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sheldon1936

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I recently spent a few hours working on my good ole' ebonite Noodlers Konrad. I hadn't used this pen for quite a while and wanted to spice things up a bit. The changes I made (and highly recommend) are as follows:

 

1) the "easy my flex" mod, were you grind a portion off the sides of the nib as seen in the picture.

 

2) I doubled the depth/width of the feed channel, which managed to eliminate almost all railroading except on very aggressive downstrokes. and

 

3) I reground the tip to an XXXF needlepoint. I don't know how to measure the actual degree of fineness I achieved with this grind, but ill tell you it is so sharp that I may just use it to sew some new underpants.

 

I don't by any means consider myself an experienced nib-alter-er-er, but it wasn't too difficult to shave the sides and smooth the tip with 8000, 12000 and 16000 grit polishing sandpaper.

 

Anyways, here are some pictures of my work (and first attempt calligraphy); please comment if you have any questions, suggestions or have tried the same thing during your nib-related adventures. Enjoy.

 

post-112010-0-61923000-1395791818_thumb.jpg

 

post-112010-0-51984700-1395791838_thumb.jpg

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That is really cool. Have you thought about doing the ease my flex mod to make the nib easier to flex? A XXXF nib with (near) full flex in such a cheap pen would be amazing.

Edited by discopig
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That is really cool. Have you thought about doing the ease my flex mod to make the nib easier to flex? A XXXF nib with (near) full flex in such a cheap pen would be amazing.

Yeah, that was the first thing I did actually, and after the regrind it takes just a little more effort to flex than most dip nibs (A new gillott 303 was what I compared it to). Its bliss i tell you.

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One place you might go to find the width of your line is Richards Pens. Look for his Stroke Width Chart.

 

You got some very good results with your efforts.

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Very nice! What method did you use to deepen the feed channel? Razor blade or something else?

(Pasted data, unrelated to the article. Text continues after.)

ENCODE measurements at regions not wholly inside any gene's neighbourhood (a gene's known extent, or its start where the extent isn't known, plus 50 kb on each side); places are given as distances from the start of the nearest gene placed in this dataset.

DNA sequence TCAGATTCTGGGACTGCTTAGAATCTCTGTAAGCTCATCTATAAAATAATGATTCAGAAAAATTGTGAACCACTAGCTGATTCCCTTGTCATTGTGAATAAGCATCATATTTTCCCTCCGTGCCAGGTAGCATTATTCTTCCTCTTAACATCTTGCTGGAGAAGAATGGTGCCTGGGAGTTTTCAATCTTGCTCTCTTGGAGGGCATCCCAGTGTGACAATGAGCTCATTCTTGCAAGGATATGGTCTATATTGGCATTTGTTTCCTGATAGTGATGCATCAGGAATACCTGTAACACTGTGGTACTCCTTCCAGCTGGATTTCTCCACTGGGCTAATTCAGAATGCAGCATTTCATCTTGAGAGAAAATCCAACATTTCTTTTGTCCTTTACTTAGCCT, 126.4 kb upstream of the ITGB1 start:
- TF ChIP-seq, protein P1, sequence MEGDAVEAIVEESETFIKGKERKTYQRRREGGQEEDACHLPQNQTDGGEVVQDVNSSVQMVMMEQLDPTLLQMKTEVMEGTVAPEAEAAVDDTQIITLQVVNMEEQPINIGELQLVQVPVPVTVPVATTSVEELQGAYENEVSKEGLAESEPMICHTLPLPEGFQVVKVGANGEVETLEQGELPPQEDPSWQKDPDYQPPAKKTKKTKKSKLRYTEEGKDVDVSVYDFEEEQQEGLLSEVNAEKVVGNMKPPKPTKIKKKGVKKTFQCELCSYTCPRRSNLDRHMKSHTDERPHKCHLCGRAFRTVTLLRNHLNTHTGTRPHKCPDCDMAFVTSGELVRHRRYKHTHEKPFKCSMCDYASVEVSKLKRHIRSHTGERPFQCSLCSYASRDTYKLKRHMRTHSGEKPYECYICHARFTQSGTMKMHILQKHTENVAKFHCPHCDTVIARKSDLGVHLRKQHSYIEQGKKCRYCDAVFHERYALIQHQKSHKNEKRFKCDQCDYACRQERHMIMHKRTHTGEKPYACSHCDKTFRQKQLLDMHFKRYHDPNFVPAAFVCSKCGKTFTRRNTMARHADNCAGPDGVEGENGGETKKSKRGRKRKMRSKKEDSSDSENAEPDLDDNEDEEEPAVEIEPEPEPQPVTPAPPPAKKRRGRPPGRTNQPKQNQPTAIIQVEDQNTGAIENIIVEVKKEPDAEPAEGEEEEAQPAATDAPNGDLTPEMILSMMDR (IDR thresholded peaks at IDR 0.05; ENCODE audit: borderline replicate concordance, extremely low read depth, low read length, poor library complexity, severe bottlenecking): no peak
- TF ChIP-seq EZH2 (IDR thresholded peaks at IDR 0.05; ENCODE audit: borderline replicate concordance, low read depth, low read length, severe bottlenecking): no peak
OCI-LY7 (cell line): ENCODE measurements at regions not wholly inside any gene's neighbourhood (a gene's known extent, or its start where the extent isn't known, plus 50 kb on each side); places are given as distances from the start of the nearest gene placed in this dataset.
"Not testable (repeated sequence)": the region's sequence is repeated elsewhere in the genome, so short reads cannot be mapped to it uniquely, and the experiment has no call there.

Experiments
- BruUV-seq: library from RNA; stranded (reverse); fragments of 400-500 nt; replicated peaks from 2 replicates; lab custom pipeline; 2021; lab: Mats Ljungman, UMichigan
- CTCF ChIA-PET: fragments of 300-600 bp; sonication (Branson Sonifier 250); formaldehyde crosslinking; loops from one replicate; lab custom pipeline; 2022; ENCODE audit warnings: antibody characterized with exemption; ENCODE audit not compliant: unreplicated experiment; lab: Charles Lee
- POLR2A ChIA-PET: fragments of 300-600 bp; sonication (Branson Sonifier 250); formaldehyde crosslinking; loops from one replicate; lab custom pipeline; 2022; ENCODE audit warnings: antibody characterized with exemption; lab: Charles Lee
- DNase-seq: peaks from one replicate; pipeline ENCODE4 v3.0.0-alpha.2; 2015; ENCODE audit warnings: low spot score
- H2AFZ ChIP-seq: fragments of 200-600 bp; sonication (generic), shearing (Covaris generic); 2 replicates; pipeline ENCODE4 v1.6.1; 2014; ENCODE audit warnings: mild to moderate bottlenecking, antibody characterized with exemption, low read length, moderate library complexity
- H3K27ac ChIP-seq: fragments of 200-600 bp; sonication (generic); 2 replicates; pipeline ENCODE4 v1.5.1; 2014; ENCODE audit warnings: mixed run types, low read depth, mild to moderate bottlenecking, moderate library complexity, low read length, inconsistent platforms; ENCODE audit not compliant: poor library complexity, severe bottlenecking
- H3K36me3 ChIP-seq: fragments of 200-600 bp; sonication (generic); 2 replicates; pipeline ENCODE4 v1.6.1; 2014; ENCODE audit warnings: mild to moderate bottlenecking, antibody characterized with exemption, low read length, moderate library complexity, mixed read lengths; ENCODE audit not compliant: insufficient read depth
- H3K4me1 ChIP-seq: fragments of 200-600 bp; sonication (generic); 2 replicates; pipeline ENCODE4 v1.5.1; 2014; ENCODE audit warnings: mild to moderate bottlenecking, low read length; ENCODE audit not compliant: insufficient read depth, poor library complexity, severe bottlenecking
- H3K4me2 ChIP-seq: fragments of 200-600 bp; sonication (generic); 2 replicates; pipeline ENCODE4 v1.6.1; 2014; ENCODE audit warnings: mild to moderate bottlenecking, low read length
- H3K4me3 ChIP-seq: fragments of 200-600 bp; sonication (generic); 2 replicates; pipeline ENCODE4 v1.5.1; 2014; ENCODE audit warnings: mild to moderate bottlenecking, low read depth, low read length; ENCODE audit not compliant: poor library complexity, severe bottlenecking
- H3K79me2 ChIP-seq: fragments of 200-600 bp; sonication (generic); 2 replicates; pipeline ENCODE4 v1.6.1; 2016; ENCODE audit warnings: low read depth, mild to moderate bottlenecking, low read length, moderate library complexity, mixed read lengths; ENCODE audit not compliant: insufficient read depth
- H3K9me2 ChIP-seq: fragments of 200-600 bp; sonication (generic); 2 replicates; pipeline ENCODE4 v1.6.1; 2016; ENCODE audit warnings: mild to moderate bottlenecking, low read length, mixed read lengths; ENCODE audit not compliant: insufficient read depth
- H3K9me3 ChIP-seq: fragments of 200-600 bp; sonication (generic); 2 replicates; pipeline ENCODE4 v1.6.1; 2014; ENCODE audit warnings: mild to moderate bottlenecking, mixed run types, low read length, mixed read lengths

I scraped the edges down with a razor sharp swiss army knife, and removed the one set of fins near the tip. It seemed to encourage ink to flow to the tines even when they're spread quite wide. It doesn't write too wet however when doing normal cursive so it still performs well on more feathering-prone paper, despite the added scratchiness.

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I am going to have to get out the micromesh and go at the tip of my Ahab, too. I like it but it's a bit too broad and to get it down to needle point would be a dream. You just used the 8000-12000-16000 to polish (grind) down either side of the tip of the nib? Did it take long (as the nib it steel).


 It's for Yew!bastardchildlil.jpg

 

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I am definitely trying this out with my Ahab. The beauty of Noodlers pens is that it's cheap enough that reward after a successful modification outweighs the loss in case of failure.

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I attached small ~1cm Dremel fine sanding drum to a high rpm drill and carefully ground down the sides and bottom of the nib. I taped the nib tines together so that they wouldn't slip over one another, allowing me to get the sharp needlepoint nib.

 

Also I compared the hairlines I can achieve with this nib to a micro pen with a 0.2mm tip, and this nib was a little finer. I'm tempted to do this to some other cheap nibs sitting in the old pen box, I'll post the technique I use when I do so.

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That is terrifyingly sharp and fine, well done! Do you think the technique would be much different if I were to try this on a gold (14ct) nib?

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That is terrifyingly sharp and fine, well done! Do you think the technique would be much different if I were to try this on a gold (14ct) nib?

I can imagine a gold nib would wear down faster than the steel I used. And with the tools I used, even steel wore down quite quickly. Maybe try it on a cheaper more robust steel nib before risking the safety of a more expensive 14k gold one first. I also have a vintage 14k Pick Pen Co. pen that flexes easily but writes too broad for my taste. hmmmmm...

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I personally would recommend some sort of spinning power tool just to save time, but it would probably be possible by hand if you are patient. Just remember to check your work under pristine lighting conditions and if possible a powerful magnifying glass. You don't want one razor sharp tine to end up even a fraction longer than the other; that would make upstrokes a scratchy mess. And remember that whats gone is gone...

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Oh man! I love threads like this! I'm working on a low cost option for terrific flex right now, and it would really help me out if you could take a few minutes to give me some insight on your flex pen thoughts. That's a link to a survey that will help me guide my parameters. I think you'll all like the results once I'm done.

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